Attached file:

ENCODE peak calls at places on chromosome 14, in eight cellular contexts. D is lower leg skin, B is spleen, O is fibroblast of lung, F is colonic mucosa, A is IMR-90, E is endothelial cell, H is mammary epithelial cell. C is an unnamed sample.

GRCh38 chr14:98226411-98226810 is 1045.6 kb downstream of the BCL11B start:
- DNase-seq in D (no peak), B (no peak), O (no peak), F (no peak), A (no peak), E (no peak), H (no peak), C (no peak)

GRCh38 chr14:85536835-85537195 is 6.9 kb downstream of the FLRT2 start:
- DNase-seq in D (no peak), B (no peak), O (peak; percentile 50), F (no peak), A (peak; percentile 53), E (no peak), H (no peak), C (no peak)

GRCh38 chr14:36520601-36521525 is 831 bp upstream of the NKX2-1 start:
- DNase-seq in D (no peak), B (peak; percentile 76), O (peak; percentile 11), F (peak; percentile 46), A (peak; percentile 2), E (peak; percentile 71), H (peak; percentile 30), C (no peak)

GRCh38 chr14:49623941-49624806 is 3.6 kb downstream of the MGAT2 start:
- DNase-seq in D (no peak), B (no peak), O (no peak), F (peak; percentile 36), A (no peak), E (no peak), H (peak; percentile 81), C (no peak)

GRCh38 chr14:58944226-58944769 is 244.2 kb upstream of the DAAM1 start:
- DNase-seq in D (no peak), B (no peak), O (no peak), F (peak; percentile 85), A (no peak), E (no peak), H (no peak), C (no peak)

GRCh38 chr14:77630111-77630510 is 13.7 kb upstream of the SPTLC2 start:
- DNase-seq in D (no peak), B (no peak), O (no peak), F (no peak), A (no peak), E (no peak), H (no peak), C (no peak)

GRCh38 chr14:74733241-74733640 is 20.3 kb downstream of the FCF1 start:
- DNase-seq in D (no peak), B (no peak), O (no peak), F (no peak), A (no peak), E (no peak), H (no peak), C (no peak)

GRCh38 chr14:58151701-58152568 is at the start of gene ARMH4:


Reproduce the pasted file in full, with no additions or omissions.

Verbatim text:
ENCODE peak calls at places on chromosome 14, in eight cellular contexts. D is lower leg skin, B is spleen, O is fibroblast of lung, F is colonic mucosa, A is IMR-90, E is endothelial cell, H is mammary epithelial cell. C is an unnamed sample.

GRCh38 chr14:98226411-98226810 is 1045.6 kb downstream of the BCL11B start:
- DNase-seq in D (no peak), B (no peak), O (no peak), F (no peak), A (no peak), E (no peak), H (no peak), C (no peak)

GRCh38 chr14:85536835-85537195 is 6.9 kb downstream of the FLRT2 start:
- DNase-seq in D (no peak), B (no peak), O (peak; percentile 50), F (no peak), A (peak; percentile 53), E (no peak), H (no peak), C (no peak)

GRCh38 chr14:36520601-36521525 is 831 bp upstream of the NKX2-1 start:
- DNase-seq in D (no peak), B (peak; percentile 76), O (peak; percentile 11), F (peak; percentile 46), A (peak; percentile 2), E (peak; percentile 71), H (peak; percentile 30), C (no peak)

GRCh38 chr14:49623941-49624806 is 3.6 kb downstream of the MGAT2 start:
- DNase-seq in D (no peak), B (no peak), O (no peak), F (peak; percentile 36), A (no peak), E (no peak), H (peak; percentile 81), C (no peak)

GRCh38 chr14:58944226-58944769 is 244.2 kb upstream of the DAAM1 start:
- DNase-seq in D (no peak), B (no peak), O (no peak), F (peak; percentile 85), A (no peak), E (no peak), H (no peak), C (no peak)

GRCh38 chr14:77630111-77630510 is 13.7 kb upstream of the SPTLC2 start:
- DNase-seq in D (no peak), B (no peak), O (no peak), F (no peak), A (no peak), E (no peak), H (no peak), C (no peak)

GRCh38 chr14:74733241-74733640 is 20.3 kb downstream of the FCF1 start:
- DNase-seq in D (no peak), B (no peak), O (no peak), F (no peak), A (no peak), E (no peak), H (no peak), C (no peak)

GRCh38 chr14:58151701-58152568 is at the start of gene ARMH4: